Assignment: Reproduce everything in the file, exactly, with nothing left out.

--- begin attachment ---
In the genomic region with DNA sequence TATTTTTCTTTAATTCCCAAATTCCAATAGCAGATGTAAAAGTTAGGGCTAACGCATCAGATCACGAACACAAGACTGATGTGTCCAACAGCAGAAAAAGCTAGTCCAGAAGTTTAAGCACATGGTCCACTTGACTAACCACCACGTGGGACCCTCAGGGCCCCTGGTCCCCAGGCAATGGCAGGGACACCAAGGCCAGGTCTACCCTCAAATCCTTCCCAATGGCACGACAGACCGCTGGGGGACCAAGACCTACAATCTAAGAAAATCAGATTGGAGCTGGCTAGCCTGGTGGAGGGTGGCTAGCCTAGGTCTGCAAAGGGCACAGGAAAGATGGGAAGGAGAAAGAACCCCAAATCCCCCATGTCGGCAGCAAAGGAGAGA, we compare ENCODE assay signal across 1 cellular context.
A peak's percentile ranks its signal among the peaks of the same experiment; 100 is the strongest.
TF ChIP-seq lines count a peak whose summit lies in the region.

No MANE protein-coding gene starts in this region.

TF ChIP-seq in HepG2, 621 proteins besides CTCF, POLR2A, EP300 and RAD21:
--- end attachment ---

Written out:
In the genomic region with DNA sequence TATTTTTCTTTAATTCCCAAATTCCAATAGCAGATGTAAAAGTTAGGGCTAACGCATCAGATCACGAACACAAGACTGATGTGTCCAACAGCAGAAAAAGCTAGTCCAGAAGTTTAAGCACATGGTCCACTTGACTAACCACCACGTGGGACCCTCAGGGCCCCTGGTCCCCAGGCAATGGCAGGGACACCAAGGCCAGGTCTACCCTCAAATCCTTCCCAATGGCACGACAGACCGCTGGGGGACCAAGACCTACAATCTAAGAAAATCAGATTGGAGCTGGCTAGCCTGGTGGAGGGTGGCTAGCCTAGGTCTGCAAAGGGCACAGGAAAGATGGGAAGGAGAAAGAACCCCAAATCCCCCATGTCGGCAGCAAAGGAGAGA, we compare ENCODE assay signal across 1 cellular context.
A peak's percentile ranks its signal among the peaks of the same experiment; 100 is the strongest.
TF ChIP-seq lines count a peak whose summit lies in the region.

No MANE protein-coding gene starts in this region.

TF ChIP-seq in HepG2, 621 proteins besides CTCF, POLR2A, EP300 and RAD21: